The drills have paid off. Rocket's first stage—his explosion from the blocks—is breathtaking. Some would say a little too breathtaking. His 6.07 came in the prelims of the Central Collegiate Conference Championships, and when he managed only 6.21 and 6.25 in the semis and final, it was widely assumed in track circles that he had caught a "flier"—that he had anticipated rather than responded to the gun. Videotapes of the race were circulated, and though the consensus seems to be that the time will stand, Ismail had something to prove.
Indoors, at least, they are now believers. However, as Millar well knows, the true test comes outdoors—over the standard 100-meter distance. "What happens between 60 and 100 is different," says Millar. "That's where fatigue comes in. I'm not sure how much he'll slow down."
Probably not as much as some other football players who have sprinted. At 5'10", 175 pounds, he is much less heavily muscled than most of his predecessors. Ismail's best 100-meter time remains the 10.57 he ran the summer before he entered Notre Dame. When he was told that Millar had named 10.10, just .18 off the world record, as a reasonable target for him, Ismail's eyes widened.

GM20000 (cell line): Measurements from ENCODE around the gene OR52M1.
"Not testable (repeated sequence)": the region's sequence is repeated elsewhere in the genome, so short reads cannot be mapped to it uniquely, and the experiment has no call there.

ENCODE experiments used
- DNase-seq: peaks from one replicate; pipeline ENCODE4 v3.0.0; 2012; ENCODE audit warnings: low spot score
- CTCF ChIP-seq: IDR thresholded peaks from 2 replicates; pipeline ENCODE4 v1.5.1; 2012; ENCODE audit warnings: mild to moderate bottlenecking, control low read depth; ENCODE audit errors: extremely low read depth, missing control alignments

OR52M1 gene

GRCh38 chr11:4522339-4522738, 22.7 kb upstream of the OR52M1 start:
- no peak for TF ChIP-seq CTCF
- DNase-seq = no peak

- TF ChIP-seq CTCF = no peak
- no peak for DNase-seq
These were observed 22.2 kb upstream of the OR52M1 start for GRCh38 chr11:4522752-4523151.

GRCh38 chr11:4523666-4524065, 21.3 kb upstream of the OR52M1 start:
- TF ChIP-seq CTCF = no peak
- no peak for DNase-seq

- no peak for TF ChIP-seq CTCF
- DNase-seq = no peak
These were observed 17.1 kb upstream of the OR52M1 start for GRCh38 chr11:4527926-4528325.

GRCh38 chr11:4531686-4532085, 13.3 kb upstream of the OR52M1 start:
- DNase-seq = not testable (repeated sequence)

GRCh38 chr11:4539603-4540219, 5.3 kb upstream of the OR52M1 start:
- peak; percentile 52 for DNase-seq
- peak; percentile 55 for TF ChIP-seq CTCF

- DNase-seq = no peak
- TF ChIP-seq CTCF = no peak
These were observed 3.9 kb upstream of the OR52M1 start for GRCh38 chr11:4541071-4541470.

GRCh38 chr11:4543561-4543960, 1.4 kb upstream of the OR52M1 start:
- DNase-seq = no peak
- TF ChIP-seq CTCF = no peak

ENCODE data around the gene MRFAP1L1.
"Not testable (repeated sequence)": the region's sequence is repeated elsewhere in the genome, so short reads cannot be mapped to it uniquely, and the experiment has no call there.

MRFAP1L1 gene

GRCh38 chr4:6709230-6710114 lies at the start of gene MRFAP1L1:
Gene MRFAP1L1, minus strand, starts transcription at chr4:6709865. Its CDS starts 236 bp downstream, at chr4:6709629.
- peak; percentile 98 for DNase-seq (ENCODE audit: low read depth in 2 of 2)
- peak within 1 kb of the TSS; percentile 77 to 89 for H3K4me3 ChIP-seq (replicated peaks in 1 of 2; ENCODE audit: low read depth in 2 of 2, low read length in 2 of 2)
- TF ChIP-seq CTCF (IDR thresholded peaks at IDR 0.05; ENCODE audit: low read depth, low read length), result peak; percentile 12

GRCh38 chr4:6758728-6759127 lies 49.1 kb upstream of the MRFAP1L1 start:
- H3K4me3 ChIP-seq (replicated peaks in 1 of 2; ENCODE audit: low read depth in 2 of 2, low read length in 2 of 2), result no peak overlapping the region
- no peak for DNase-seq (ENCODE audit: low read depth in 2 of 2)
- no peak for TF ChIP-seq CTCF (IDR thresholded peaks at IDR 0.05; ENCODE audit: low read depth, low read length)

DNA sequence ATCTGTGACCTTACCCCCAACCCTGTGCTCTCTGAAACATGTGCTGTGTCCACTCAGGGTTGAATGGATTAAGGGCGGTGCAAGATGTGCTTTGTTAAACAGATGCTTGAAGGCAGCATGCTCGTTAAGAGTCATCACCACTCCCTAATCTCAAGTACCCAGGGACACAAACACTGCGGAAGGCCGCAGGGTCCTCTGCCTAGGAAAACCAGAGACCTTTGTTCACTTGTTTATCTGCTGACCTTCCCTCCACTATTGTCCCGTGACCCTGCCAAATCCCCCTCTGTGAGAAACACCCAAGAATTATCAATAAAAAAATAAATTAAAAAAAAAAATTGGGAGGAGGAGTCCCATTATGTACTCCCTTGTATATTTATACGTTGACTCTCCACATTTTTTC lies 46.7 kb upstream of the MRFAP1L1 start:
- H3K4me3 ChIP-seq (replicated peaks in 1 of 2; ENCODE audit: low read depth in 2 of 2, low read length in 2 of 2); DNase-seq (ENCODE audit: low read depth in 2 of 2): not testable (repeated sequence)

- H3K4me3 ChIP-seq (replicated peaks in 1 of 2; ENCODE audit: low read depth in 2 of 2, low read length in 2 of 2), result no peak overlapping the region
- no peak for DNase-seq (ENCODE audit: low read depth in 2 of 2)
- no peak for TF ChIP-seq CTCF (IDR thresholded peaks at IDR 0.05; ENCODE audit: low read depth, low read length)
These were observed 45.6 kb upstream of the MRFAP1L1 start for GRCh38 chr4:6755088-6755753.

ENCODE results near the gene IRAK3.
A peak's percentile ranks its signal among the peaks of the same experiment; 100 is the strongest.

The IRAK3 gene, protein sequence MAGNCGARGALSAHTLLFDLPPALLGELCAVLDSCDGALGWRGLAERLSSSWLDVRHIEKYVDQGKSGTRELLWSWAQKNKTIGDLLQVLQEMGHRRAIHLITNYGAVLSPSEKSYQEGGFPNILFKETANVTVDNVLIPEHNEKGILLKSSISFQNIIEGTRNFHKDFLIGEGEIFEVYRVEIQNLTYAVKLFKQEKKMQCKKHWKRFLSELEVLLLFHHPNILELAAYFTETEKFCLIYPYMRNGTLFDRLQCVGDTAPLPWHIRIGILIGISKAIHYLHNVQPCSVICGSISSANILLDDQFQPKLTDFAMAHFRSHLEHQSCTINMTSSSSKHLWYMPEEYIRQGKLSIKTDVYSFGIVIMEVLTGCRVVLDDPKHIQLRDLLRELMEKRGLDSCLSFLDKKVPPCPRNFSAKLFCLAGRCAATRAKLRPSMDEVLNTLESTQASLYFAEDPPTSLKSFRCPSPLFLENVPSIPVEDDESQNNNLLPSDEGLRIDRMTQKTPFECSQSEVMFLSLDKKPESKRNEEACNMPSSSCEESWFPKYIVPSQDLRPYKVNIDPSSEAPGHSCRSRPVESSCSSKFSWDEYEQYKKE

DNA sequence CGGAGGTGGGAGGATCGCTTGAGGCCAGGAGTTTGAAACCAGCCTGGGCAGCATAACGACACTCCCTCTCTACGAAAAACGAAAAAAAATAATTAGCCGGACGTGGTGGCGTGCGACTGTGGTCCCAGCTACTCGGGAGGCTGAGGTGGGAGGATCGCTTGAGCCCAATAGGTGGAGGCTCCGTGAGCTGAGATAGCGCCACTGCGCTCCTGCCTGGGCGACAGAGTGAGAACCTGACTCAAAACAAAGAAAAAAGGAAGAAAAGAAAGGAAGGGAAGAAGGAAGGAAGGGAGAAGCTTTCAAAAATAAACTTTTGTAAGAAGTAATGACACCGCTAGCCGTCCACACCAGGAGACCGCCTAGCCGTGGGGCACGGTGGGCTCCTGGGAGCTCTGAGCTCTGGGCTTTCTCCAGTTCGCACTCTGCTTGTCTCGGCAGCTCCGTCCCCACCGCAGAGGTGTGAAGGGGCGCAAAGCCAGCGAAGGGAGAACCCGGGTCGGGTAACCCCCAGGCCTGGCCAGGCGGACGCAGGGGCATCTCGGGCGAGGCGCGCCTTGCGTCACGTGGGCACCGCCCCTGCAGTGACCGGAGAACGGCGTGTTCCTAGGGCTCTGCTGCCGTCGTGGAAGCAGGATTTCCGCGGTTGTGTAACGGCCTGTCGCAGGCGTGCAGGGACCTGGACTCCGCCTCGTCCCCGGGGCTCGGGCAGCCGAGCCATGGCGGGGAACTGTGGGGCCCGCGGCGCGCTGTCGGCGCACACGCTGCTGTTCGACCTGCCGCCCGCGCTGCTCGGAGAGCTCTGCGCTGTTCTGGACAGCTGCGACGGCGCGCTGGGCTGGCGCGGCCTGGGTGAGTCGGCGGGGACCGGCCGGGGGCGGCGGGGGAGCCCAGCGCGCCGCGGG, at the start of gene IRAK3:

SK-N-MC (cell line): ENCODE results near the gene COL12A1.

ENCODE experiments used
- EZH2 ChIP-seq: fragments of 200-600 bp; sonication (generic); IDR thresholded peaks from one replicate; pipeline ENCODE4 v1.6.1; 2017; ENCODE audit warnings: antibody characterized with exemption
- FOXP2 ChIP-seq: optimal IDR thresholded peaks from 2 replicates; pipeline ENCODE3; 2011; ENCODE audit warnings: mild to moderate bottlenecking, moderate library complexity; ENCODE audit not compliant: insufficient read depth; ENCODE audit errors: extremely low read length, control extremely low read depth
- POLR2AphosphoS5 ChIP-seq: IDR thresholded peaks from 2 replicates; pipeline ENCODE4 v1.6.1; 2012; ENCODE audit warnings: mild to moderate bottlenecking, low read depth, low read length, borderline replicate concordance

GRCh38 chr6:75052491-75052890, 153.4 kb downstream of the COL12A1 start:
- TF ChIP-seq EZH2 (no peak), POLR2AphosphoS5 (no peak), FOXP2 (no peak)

Of course, everything may change when Ismail signs with whichever NFL team drafts him on April 21. For now, though, he is planning to run in the NCAA Outdoor Championships, which begin on May 29.
The Athletics Congress has quietly petitioned the International Amateur Athletic Federation to allow athletes who are professionals in other sports to compete in track and field. The IAAF will vote on that request in late August, at the World Championships in Tokyo. So Ismail's career may not have to end this spring, which would be great news not just for Rocket but also for the whole sport.